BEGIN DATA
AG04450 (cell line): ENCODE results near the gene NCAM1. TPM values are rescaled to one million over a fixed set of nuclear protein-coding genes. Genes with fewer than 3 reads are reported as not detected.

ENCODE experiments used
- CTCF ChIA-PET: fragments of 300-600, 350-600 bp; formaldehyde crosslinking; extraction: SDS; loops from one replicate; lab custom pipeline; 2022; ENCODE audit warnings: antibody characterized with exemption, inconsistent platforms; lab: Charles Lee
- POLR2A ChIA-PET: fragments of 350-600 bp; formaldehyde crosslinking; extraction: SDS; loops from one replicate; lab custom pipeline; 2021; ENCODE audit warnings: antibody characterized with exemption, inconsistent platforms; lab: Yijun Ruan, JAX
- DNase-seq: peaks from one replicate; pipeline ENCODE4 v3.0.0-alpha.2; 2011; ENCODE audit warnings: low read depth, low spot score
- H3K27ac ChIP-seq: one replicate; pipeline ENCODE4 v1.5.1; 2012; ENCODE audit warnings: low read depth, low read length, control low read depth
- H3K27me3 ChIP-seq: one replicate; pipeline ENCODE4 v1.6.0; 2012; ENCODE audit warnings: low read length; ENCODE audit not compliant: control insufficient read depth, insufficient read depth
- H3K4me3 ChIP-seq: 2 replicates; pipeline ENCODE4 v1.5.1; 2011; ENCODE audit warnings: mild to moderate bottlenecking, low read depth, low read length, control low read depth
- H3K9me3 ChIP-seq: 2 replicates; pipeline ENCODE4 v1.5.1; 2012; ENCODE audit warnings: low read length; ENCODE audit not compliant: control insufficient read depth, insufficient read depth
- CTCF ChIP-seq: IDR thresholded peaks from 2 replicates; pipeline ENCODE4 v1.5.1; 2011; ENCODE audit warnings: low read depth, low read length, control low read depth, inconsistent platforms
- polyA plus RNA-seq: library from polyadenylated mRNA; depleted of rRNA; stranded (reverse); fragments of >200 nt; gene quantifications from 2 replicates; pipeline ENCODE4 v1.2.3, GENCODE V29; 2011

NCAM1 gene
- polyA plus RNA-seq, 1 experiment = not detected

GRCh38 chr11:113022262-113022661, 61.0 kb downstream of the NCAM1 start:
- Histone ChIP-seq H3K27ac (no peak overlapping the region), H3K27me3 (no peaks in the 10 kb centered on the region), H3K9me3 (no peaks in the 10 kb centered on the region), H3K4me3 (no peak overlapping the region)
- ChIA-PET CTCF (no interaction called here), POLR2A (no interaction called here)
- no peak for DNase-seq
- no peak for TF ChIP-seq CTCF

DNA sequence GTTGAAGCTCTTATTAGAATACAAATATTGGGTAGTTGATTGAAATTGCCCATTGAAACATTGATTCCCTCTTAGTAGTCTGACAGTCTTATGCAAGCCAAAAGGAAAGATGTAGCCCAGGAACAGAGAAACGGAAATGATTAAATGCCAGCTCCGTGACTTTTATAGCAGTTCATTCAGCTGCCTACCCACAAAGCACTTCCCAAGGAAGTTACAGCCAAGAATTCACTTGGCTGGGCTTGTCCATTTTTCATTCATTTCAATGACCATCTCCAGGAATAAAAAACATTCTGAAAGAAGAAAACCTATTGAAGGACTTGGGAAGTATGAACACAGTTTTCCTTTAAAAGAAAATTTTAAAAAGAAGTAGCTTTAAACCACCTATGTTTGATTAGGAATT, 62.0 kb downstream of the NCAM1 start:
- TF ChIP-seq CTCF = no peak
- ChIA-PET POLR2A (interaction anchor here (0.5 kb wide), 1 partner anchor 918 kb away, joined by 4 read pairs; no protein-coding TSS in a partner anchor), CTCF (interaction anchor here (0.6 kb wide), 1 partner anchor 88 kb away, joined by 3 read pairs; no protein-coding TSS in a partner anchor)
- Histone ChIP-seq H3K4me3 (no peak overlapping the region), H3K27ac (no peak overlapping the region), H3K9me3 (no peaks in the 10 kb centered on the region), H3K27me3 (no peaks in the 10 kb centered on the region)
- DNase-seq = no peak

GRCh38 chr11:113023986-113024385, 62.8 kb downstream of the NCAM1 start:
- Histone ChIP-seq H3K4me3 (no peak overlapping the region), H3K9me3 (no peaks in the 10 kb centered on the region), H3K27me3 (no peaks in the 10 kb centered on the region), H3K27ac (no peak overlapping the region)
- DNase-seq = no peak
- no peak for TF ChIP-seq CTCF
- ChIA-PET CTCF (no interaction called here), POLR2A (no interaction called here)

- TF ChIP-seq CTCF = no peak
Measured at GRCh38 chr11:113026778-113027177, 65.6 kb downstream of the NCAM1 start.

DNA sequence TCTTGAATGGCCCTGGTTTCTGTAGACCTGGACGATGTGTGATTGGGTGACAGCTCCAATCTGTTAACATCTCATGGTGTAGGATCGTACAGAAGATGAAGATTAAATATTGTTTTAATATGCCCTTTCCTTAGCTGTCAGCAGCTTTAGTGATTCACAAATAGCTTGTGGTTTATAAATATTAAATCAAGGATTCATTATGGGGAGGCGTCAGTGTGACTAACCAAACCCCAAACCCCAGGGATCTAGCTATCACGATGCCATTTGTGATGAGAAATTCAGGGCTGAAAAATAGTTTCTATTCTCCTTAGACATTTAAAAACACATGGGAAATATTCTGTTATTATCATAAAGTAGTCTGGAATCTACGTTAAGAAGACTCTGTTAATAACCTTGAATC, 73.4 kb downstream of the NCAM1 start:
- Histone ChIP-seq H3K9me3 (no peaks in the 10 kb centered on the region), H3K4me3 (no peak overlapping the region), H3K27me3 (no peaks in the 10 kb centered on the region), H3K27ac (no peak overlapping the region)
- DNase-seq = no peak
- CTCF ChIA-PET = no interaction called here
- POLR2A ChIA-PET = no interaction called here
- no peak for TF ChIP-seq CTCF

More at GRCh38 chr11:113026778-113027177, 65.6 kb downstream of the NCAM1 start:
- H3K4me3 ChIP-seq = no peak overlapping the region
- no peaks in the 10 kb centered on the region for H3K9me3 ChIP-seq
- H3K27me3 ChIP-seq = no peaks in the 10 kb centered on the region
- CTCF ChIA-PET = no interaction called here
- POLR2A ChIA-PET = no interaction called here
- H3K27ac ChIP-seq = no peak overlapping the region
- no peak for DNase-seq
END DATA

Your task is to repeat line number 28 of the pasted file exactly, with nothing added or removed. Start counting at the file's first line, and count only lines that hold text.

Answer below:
- ChIA-PET CTCF (no interaction called here), POLR2A (no interaction called here)